Tag: William Greenleaf Eliot

Upcoming events on September 24th

Now over 150 years later we will honor the life of this hero with two important events, on Saturday, September 24, 2022.  Saint Charles City and County will recognize this hero Archer Alexander at 10 am in the morning in front of the OPO Startups at 119 South Main, where the courthouse stood in 1863. At 1 pm, that afternoon, his family invites the public to join them for a Memorial Service for this heroic man’s life, in the St. Peters UCC Cemetery at 2101 Lucas and Hunt Cemetery in St. Louis County (Normandy).

Abolitionist William Greenleaf Eliot

His early years in St. Louis would soon find him caught between the two forces of the rising conflict regarding the issues of enslavement…

What would you do?

Imagine yourself enslaved in a state that is caught between two hostile forces. On a cold winter’s night in Missouri in January 1863, Archer Alexander overheard his enslaver Richard Pitman holding a secret meeting in the back room of the local Postmaster and storeowner James Naylor, in his mercantile on the Boone’s Lick Road in St. Charles County.  Area slave owners were plotting the destruction of a vital rail link for the Union Army at the Peruque Creek Bridge, about five miles away. Without a word to his wife Louisa, who was enslaved by Naylor, he took off in the dark for the Union troop’s guardhouse, to warn them of the impending danger and what he knew.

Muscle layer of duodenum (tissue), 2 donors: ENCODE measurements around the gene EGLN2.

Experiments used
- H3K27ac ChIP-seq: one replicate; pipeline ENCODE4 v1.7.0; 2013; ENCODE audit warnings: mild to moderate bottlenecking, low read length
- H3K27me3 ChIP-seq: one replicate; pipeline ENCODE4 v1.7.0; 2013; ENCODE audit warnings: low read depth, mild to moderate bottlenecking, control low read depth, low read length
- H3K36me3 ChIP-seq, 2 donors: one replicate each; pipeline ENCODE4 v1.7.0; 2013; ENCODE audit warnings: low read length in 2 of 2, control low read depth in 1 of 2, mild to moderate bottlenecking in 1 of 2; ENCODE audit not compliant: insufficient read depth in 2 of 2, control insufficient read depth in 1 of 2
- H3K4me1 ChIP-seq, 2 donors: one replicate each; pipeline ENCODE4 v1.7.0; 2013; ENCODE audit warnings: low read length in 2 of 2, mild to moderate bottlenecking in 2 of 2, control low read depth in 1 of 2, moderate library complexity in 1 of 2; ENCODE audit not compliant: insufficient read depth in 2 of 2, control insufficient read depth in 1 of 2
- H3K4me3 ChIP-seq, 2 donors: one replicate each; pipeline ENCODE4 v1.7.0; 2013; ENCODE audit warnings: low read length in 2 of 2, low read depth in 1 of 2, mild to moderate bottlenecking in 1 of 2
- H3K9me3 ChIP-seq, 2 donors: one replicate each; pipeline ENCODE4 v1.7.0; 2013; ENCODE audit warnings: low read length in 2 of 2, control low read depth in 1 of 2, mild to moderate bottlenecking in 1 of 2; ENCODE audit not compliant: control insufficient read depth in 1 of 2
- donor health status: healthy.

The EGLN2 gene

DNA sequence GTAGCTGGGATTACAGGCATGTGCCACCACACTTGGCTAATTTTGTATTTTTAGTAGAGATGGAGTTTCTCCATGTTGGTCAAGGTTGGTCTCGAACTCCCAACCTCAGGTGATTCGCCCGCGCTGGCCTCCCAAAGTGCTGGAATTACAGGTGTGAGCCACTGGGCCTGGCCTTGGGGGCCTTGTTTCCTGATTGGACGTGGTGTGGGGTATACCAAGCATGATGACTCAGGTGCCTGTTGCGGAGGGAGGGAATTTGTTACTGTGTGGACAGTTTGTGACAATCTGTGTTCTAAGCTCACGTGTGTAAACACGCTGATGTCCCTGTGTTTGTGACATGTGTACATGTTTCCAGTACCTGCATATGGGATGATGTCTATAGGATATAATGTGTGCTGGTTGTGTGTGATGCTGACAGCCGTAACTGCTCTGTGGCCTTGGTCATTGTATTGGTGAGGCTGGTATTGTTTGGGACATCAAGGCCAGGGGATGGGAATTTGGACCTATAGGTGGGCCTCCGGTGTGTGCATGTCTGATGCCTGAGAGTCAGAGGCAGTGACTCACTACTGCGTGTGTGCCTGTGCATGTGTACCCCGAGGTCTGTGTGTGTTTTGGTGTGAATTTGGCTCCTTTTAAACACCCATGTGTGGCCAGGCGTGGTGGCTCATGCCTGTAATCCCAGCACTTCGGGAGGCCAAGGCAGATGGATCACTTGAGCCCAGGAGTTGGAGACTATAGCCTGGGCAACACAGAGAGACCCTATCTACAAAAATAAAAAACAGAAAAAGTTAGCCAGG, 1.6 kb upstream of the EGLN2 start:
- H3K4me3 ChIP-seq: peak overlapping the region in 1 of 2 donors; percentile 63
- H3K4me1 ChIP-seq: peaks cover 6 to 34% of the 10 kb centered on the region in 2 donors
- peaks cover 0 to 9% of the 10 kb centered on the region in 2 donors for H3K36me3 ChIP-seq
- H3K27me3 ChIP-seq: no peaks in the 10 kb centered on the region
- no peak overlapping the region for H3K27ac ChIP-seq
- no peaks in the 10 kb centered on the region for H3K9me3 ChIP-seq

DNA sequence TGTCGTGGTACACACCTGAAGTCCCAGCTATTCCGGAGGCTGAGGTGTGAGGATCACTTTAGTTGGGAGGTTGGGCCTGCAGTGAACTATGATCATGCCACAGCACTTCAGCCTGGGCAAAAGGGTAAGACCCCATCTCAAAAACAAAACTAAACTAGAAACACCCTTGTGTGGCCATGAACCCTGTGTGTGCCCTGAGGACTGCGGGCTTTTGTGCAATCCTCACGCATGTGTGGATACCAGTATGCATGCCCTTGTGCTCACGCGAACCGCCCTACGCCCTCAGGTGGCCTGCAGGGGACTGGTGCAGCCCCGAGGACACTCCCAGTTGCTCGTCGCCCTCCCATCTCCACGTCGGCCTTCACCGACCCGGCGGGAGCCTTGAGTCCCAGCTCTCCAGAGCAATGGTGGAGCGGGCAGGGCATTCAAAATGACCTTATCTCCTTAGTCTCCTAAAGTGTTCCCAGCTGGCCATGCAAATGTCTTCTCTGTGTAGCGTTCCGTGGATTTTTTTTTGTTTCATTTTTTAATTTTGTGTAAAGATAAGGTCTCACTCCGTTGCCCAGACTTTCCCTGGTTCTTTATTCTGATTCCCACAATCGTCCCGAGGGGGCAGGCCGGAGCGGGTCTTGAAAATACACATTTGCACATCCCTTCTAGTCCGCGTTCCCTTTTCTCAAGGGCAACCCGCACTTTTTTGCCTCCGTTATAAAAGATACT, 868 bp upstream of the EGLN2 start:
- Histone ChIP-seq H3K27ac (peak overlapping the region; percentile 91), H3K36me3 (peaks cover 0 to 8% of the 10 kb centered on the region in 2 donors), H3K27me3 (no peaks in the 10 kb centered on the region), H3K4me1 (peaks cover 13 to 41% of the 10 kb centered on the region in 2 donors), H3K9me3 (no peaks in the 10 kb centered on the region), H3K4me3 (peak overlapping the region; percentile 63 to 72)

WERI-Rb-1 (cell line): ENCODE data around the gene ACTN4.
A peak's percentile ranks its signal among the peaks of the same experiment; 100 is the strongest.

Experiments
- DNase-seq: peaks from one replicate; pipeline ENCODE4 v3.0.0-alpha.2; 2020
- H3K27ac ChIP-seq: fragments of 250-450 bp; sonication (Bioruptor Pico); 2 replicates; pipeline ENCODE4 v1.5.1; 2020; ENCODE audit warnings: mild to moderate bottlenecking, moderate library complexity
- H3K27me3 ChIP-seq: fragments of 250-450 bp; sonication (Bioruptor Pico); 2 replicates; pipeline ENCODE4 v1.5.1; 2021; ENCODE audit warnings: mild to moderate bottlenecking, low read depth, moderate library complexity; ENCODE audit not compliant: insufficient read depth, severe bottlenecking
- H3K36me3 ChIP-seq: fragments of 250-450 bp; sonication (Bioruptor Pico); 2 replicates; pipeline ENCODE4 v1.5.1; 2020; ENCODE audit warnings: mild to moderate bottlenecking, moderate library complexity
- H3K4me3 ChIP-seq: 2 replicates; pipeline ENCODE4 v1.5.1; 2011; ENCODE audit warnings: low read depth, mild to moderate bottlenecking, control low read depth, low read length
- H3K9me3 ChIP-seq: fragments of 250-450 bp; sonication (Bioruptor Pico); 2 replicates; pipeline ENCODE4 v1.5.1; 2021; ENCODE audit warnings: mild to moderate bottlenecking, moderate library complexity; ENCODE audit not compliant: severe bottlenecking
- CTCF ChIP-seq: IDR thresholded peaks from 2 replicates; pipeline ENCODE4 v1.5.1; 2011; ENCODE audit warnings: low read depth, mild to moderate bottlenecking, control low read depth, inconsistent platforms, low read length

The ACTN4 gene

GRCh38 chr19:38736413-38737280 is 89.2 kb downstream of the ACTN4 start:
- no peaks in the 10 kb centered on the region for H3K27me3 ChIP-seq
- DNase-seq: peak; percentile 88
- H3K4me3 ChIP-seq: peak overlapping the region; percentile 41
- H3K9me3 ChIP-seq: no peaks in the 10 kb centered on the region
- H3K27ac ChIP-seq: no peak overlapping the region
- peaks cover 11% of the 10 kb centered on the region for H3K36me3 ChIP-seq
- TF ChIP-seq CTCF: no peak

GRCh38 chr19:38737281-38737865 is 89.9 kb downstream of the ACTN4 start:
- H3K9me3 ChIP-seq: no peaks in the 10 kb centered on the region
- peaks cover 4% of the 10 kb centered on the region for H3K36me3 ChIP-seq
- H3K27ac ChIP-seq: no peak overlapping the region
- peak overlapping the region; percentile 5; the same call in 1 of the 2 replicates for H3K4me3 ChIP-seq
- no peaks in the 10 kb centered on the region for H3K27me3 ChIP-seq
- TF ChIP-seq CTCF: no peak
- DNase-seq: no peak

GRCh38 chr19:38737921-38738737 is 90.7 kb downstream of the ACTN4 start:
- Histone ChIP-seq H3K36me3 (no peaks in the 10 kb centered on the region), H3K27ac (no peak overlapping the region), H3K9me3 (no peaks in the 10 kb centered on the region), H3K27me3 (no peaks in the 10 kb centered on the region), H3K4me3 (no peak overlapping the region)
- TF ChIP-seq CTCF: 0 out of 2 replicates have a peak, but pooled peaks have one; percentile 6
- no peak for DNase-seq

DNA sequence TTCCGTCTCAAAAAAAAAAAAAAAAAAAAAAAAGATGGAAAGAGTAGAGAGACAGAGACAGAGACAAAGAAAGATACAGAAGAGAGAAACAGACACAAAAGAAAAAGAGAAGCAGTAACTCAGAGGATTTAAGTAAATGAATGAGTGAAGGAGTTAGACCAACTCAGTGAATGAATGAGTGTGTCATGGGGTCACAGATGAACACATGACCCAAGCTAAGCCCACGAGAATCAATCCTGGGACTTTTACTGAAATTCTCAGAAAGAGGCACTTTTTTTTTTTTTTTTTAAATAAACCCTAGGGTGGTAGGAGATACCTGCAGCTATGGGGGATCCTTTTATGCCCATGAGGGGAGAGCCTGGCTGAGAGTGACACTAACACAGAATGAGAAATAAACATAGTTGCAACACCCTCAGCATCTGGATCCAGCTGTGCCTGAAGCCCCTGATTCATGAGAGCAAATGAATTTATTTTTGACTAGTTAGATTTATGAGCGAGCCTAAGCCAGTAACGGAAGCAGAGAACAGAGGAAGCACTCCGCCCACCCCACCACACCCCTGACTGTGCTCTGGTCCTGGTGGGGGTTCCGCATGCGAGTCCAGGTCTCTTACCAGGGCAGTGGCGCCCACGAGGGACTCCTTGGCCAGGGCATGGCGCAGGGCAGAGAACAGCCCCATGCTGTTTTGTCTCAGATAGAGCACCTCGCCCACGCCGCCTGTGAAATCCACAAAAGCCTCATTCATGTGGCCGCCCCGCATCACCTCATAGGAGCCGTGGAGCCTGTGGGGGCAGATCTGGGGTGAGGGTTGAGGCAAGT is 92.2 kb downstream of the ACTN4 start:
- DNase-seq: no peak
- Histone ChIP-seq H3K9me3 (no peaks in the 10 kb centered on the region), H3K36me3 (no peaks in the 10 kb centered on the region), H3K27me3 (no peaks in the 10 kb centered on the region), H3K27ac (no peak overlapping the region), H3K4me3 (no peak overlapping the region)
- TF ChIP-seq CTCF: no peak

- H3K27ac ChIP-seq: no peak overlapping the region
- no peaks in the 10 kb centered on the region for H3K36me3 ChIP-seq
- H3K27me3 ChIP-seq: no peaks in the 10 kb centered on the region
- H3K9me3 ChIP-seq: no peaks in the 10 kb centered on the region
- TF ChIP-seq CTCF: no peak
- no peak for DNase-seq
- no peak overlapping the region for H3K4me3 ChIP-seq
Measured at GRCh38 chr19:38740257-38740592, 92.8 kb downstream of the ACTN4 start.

Heroes

Heroes are made, not born. Archer Alexander was a hero for important services to the U.S. military forces…Read more

The Emancipation Monument

On April 14, 1876, a 70-year-old black man named Archer Alexander, would be immortalized as the man that represented the former enslaved on the Freedom Memorial in our Nation’s Capital. President Lincoln was the very man who had given him freedom …

What Makes a Hero

German-born Lt. Col. Arnold Krekel’s troops had built a wooden blockhouse at the bridge, where hundreds of black men and their families had established a contraband camp. As fugitives, their safety and lives depended on the Union troops’ protection.

Free At Last

After a life of enslavement, on September 24th, 1863, Archer Alexander was free at last! Nine months earlier, the freedom seeker had made a run for freedom that had nearly cost him his life. In January, Archer was visiting his wife Louisa at Naylor’s Store, where she was enslaved, when he overheard his owner and area men talking…

The Untold Story

Archer was a hero in his own right, an unknown American hero, whose untold story is difficult to share yet needs to be told. Don’t you think the time is right? For more about Archer visit https://archeralexander.wordpress.com/ online anytime.

Muhammad Ali’s Ancestor was once in St. Louis Slave Pen

In March of 1863, Muhammad Ali’s ancestor Archer Alexander was brutally beaten and thrown in the St. Louis slave pens, to be sold south.

October 8, 1829 – the final entry

When Archer arrived in Dardenne Prairie in Saint Charles County on October 8th in 1829, he was 23 years old. Born in 1806, his parents Aleck and Chloe were the property of the Alexander family. He was owned by James Alexander of Rockbridge County, near Lexington, in Virginia. His wife Louisa, born as property of the McCluer family, and was part of the dowry of James’ wife Nancy. Together Archer and Louisa would have ten children, Ralph, Nellie, Wesley, Eliza, Mary Ann, Archer, Jim, Aleck, Lucinda, and John.

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